RAFT coupling chemistry: a general approach for post-functionalizing molecularly imprinted polymers synthesized by radical polymerization†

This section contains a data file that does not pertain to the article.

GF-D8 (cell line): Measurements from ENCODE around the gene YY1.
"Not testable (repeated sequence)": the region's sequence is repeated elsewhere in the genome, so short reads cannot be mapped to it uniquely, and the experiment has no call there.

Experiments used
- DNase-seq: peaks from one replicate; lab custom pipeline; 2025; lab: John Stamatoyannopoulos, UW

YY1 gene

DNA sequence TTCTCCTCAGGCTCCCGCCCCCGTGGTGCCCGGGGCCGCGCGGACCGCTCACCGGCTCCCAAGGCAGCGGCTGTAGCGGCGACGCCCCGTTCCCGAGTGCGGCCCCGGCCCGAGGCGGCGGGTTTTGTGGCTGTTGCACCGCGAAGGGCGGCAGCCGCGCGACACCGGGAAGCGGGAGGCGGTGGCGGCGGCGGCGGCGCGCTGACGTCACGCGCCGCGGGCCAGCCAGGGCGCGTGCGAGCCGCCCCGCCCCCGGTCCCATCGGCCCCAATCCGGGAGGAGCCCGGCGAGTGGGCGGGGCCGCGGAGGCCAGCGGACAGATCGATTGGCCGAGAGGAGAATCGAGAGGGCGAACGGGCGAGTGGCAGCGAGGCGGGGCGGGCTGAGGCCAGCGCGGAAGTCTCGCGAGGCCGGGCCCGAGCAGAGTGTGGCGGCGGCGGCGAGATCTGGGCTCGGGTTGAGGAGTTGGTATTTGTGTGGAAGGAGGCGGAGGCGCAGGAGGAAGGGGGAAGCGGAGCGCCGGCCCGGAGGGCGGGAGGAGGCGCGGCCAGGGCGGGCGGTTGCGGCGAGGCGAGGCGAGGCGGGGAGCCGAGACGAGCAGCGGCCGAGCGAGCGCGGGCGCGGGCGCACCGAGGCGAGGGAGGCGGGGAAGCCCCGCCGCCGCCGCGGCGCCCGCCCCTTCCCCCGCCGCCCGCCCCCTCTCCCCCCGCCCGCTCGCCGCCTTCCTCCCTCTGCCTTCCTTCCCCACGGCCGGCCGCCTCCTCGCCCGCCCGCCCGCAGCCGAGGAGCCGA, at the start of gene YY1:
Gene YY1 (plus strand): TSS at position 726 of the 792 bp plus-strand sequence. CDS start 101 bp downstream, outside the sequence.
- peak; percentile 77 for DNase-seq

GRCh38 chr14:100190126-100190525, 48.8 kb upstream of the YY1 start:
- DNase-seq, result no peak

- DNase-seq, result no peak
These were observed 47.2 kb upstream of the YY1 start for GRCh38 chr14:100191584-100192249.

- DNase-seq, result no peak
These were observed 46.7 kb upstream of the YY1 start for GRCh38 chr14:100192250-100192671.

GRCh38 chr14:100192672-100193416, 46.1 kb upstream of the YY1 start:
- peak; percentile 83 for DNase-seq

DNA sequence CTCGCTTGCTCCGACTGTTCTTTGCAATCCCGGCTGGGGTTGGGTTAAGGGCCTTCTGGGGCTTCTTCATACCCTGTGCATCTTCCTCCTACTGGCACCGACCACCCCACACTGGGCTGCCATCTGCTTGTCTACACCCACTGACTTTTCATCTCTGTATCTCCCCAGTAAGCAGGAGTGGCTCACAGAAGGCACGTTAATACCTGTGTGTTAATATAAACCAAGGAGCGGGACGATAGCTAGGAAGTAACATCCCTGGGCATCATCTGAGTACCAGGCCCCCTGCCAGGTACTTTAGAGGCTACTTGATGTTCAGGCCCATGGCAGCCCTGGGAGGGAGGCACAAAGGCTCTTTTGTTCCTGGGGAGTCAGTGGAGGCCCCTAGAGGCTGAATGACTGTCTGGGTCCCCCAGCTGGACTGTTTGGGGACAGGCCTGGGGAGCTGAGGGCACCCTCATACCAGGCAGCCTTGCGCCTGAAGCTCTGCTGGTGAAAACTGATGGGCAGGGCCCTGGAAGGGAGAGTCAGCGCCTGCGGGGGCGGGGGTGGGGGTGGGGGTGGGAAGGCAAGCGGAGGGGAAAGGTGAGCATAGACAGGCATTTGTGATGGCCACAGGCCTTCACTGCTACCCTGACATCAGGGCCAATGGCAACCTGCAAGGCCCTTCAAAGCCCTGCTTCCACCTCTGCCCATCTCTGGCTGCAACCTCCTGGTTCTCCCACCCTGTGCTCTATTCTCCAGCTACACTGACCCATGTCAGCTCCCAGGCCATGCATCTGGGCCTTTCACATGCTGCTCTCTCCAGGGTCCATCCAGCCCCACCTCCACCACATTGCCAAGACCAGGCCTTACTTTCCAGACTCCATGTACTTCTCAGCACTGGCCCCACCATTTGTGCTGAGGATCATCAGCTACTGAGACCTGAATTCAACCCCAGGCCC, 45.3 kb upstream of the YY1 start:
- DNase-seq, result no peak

Molecularly imprinted polymers (MIPs) are well-known as antibody mimics, with binding properties for their target on a par with those of biomacromolecules such as antibodies or enzymes. A great majority of MIPs is nowadays synthesized by free-radical polymerization (FRP), owing to the mild reaction conditions, tolerance for monomer and solvent impurities and high flexibility in terms of polymerization setups. Nevertheless, FRP MIPs lack suitable functionalities for a further elaboration of their structures via, for instance, extension with consecutive blocks. This results in practical limitations for FRP imprinted scaffolds in terms of adapting them to a given application. In this work, we show that FRP MIPs can easily be functionalized with “living” moieties for chain extension, by coupling a chain transfer (RAFT) agent to the ubiquitous unreacted double bonds on the MIP surface. Imprinted nanoparticles synthesized by precipitation polymerization, as well as microparticles obtained by bulk polymerization and mechanical milling, were reacted with a dithioester or a trithiocarbonate in the presence of a radical source. This resulted in RAFT coupling which allowed the surface grafting of polymer brushes, while the imprinted scaffolds retained their binding properties in terms of template affinity and selectivity. Upon extension with poly(N-isopropylacrylamide) p(NIPAm), RAFT-coupled MIPs also acquired excellent binding properties in aqueous media, compared to unmodified particles which just exhibited non-specific binding. Thus, this easy approach, which takes advantage of a common feature of cross-linked particles obtained by FRP, is expected to be of general interest due to the easy post-modification and fine-tuning of the material's surface properties.